Much is written, articulated and theorised about how the hospitality sector can make itself more attractive to Millennials, those born in the early 1980s to mid-1990s, writes Mike Berry.
We read a lot about their expectations and demands when it comes to eating and drinking out and their relationship with alcohol (it’s complicated). It remains an important long-term trend and one that operators across the sector are still working hard to fully understand.
But what about the cohort of young adults that follow them – Gen Z – defined as those born in the mid-1990s onwards? After all, these are future pub regulars, loyal customers and potential employees.
A presentation by author and consultant Chloe Combi at the recent MCA Managed Pub Summit attempted to answer the question of how to appeal to a generation that, ostensibly, doesn’t really go out very often.
For pubs, restaurants and bars clearly this is a fundamental problem. Combi floated the concept of ‘isolated socialising’ with the bedroom being the hub of their social activity – maintaining their online presence, watching YouTube videos, gaming, and some dabbling in ‘Netflix and Chill’.
They also don’t do much drinking (greater numbers are becoming teetotal), clubbing, eating out, and their thoughts on pubs in particular are enough to make your typical licensee reach for the Scotch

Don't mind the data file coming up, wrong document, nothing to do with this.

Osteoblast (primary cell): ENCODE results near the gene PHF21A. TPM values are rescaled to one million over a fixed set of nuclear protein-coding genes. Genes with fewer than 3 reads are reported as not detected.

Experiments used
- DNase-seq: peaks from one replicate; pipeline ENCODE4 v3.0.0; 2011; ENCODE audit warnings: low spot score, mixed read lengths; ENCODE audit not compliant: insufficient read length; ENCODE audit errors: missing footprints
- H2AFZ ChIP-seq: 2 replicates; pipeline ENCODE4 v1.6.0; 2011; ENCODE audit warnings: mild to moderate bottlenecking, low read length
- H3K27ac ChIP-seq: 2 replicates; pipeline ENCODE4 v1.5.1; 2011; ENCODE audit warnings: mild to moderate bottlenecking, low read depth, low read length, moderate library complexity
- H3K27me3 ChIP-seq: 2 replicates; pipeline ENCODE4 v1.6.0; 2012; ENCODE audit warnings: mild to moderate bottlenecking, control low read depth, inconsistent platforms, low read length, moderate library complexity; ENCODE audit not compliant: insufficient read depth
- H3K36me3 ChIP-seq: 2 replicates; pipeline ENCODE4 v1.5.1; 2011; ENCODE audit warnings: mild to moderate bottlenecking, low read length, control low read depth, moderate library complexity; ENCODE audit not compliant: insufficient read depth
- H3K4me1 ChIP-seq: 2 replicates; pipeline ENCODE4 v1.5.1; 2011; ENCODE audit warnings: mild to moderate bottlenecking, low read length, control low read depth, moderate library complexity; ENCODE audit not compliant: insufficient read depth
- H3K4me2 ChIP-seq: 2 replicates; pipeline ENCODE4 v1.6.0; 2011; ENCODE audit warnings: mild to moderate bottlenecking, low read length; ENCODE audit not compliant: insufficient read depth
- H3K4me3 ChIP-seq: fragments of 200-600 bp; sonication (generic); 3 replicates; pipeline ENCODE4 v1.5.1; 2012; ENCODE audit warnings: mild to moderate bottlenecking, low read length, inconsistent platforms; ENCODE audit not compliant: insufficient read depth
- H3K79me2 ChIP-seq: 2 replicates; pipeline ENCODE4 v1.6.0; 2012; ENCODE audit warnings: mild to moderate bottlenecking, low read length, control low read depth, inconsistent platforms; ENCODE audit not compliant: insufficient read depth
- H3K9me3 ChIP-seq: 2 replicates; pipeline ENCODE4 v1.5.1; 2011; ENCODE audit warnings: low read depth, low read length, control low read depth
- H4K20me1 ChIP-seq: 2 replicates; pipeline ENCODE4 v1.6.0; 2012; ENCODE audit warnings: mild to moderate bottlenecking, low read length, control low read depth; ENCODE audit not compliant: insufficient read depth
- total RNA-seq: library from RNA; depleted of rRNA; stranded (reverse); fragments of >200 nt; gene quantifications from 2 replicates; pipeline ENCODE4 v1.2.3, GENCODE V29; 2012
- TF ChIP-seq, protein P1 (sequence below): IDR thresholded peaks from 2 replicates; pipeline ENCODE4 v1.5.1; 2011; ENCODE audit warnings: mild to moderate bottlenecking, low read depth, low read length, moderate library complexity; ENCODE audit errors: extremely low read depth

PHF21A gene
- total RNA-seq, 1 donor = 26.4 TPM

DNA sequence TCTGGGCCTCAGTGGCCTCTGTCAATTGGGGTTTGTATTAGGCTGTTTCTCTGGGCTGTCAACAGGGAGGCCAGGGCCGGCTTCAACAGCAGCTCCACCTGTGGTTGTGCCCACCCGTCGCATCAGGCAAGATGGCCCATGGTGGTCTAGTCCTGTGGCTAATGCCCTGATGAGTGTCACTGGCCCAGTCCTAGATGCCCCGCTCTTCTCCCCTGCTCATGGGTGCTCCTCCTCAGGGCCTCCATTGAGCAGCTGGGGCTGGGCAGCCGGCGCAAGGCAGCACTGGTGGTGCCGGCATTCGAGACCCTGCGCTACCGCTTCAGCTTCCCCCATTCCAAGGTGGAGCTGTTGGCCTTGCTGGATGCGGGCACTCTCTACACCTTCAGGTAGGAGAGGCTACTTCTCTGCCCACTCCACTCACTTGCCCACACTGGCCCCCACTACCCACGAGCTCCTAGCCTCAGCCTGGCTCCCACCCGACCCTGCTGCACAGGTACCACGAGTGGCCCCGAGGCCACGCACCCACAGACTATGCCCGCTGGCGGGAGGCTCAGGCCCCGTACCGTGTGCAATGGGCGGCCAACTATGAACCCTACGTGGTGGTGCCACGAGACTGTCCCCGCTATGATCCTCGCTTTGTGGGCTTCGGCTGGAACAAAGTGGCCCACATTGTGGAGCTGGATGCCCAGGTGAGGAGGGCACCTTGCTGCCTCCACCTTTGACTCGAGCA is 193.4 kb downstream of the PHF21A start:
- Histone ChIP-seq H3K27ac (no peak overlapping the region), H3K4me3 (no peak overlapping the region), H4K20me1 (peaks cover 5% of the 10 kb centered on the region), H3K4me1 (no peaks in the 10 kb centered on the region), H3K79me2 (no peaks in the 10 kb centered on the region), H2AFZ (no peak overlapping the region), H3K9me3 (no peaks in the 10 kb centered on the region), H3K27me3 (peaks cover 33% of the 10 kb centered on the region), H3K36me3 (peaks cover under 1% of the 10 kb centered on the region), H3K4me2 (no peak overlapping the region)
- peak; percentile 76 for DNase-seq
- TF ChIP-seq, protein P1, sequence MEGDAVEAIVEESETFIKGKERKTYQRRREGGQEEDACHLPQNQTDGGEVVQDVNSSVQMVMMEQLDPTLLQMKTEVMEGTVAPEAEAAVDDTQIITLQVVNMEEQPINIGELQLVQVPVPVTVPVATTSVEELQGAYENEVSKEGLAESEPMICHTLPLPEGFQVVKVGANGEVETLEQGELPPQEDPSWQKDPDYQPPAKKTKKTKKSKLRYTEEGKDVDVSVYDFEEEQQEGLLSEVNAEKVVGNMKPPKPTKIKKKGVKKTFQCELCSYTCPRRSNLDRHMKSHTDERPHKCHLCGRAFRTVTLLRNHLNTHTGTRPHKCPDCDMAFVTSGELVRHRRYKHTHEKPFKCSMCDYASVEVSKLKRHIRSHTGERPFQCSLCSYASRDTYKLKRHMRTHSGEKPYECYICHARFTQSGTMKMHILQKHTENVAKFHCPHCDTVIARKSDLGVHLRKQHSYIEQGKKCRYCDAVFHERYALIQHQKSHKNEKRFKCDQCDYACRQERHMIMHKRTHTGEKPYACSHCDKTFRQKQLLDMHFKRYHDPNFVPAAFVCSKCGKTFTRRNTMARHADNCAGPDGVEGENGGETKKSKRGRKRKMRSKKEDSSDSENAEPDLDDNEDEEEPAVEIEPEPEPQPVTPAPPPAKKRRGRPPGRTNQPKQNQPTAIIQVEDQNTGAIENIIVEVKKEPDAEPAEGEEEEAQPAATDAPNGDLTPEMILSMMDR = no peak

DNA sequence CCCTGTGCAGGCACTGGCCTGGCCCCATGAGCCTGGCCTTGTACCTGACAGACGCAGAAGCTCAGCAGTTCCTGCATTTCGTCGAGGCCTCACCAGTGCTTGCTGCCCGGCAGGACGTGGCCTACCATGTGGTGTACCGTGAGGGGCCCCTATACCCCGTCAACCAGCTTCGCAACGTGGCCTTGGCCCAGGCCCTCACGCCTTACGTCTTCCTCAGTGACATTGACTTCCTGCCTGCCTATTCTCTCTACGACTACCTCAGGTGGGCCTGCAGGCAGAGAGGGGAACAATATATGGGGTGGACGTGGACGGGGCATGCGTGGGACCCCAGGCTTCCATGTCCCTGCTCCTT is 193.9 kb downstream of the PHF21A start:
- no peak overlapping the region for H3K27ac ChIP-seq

Here are a selection of their views from Combi’s research:
- Pubs are for “old people”, unsafe, and full of “old men”
- They are ‘pointlessly expensive’
- Not an ‘Instagram opportunity’
- Will get their parents to take them if the food is good
- “Might go to one if they didn’t let in anyone over 40”
At the risk of generalising, how can operators, whether they agree with them or not, tackle these preconceptions? Here are some pointers.
Strong social media presence – and not just Facebook and Twitter. A pub has to be active across Instagram (the fastest growing social network) and consider more niche platforms such as Snapchat. Venues must have a strong ‘Instagrammable’ aesthetic – quite simply they should look good in terms of design and fit out.
The offer needs to appeal – craft beers and interesting soft drinks, non-alcoholic or ‘healthy’ cocktails, a focus on the provenance and authenticity of products. Good food which encourages sharing and promotes socialising (think Dinerama).
Entertainment is also a critical factor factor – theme nights, film screenings, quizzes, escape rooms – activities that will drag them from their bedrooms and through the pub doors.
Oh yes… and wifi is an absolute non-negotiable must.
Over the years pubs have always reinvented themselves, responding to the changing demands of customers and wider society. They continue to successfully provide a ‘third space’, distinct from home and the workplace.
If operators can rise to the challenge of meeting the exacting demands of Gen Z, it could well be their biggest achievement yet.
Follow me on Twitter @mrmikeberry